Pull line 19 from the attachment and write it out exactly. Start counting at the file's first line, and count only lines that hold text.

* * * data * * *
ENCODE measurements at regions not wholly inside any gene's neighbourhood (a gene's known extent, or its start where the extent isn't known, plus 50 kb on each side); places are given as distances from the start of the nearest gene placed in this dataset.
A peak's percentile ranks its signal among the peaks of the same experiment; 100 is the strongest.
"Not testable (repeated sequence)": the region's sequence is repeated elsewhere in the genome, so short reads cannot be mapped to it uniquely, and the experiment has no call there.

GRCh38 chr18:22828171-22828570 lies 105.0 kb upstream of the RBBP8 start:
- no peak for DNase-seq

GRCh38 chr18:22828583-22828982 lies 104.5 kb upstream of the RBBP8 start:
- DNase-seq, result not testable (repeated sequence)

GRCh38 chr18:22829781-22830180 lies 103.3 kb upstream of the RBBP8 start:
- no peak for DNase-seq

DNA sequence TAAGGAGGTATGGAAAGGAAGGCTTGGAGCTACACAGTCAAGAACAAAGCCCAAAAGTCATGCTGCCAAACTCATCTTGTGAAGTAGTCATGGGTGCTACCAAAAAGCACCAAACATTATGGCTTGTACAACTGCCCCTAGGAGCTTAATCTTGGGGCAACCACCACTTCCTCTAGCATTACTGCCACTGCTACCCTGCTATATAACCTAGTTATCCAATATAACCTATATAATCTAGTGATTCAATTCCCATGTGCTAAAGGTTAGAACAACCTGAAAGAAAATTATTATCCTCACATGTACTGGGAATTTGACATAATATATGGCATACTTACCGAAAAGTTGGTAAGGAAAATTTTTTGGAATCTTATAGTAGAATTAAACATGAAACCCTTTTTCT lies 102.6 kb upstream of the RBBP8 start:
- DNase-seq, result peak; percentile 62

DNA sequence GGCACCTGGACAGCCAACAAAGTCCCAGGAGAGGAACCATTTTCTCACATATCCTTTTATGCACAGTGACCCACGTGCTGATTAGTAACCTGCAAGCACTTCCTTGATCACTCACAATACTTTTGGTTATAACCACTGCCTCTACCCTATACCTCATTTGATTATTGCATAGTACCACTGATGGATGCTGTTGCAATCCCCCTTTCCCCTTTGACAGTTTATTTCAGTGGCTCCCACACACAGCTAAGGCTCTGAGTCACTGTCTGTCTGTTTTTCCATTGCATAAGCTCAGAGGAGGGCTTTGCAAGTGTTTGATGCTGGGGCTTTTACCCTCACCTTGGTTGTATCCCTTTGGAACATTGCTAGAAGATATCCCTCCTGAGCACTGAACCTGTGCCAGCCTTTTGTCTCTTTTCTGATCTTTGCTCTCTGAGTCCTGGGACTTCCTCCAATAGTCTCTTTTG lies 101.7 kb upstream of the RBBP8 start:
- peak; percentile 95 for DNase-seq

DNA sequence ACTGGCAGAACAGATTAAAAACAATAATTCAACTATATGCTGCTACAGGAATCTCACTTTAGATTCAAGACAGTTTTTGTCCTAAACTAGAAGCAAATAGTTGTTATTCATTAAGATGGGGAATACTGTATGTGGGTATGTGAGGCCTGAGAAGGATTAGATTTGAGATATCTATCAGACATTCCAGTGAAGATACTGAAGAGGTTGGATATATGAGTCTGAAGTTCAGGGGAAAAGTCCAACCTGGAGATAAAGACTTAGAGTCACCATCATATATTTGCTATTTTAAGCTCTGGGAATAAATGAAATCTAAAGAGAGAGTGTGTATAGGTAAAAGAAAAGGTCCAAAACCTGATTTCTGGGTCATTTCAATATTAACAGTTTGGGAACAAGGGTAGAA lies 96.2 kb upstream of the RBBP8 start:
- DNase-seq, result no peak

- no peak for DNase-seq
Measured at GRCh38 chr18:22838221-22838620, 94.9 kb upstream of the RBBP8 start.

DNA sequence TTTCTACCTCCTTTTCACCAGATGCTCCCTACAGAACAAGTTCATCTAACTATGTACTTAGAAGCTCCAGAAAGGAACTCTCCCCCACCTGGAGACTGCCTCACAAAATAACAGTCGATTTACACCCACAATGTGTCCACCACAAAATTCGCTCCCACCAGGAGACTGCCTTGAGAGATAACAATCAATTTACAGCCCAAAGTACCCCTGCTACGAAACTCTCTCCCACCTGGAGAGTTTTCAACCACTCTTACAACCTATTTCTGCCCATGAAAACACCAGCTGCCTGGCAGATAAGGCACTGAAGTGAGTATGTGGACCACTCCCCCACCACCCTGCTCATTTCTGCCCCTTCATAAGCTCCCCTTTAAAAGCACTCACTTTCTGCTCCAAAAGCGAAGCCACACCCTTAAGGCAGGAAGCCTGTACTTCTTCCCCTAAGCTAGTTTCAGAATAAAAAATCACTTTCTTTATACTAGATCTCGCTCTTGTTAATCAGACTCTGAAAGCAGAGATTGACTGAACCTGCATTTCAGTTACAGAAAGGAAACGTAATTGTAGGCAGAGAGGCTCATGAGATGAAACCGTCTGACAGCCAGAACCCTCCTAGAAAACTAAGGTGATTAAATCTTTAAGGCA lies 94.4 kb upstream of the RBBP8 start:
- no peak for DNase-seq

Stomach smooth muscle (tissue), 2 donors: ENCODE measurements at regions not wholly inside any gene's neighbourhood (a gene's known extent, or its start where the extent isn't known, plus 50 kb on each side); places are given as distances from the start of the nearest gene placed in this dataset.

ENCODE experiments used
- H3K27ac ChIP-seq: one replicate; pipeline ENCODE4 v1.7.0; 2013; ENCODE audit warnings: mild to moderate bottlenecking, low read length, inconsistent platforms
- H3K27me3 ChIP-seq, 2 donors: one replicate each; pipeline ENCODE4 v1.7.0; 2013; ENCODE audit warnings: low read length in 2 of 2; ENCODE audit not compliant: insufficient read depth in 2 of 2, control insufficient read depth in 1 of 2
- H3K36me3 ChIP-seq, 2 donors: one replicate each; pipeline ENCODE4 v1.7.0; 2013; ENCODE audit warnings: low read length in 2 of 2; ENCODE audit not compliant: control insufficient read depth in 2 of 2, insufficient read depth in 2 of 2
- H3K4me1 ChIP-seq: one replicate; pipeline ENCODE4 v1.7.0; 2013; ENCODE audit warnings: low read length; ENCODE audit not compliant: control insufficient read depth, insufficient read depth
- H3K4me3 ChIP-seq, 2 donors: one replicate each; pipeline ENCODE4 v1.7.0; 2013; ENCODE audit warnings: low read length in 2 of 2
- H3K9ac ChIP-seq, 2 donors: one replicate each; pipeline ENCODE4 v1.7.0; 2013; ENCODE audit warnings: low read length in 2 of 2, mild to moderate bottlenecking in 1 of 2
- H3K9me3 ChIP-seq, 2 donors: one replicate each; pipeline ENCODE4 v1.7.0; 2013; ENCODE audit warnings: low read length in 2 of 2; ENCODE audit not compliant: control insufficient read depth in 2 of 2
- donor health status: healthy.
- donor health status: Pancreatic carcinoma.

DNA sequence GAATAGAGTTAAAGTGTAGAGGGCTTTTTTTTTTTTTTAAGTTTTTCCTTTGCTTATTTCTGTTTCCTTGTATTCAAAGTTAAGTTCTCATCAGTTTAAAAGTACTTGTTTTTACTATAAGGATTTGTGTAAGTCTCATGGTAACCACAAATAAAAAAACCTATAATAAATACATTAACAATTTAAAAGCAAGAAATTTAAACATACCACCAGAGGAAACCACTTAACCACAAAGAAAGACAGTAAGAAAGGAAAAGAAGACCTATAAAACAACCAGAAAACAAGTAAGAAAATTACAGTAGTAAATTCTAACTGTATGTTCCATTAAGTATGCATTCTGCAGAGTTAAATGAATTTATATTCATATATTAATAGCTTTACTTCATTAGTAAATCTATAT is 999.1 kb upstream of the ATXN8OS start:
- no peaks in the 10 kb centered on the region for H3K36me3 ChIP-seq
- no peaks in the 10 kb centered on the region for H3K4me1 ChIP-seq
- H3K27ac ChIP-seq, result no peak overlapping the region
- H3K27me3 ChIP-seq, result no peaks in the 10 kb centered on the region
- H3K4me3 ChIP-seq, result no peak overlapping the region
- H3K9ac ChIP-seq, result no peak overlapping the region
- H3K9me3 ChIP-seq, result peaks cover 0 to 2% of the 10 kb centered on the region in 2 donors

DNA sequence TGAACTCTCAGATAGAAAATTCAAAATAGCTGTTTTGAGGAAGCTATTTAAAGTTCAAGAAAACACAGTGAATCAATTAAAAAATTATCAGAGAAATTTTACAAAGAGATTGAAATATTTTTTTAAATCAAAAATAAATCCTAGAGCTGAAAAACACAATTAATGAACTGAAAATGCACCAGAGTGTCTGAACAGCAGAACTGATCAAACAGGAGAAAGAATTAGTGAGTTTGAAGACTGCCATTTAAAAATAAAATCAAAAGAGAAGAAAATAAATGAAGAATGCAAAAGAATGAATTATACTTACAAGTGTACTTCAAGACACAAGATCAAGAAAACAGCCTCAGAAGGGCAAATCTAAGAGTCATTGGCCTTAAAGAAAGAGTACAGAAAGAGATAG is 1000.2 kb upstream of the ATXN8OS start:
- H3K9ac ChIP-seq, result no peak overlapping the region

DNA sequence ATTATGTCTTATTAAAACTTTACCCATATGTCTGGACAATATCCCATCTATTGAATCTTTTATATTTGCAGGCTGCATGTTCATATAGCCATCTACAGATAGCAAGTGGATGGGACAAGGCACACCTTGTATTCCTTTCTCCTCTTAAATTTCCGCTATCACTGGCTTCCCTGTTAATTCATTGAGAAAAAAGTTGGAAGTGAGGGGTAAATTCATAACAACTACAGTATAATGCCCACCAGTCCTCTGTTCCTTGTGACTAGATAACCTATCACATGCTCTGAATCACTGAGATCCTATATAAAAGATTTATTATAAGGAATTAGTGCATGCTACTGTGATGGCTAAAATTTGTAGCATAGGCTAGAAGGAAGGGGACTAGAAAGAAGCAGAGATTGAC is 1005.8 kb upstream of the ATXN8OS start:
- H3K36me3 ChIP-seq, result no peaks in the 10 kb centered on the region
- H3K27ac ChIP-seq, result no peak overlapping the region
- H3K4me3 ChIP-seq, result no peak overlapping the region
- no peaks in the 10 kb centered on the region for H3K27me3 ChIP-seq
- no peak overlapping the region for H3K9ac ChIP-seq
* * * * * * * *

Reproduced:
- no peak for DNase-seq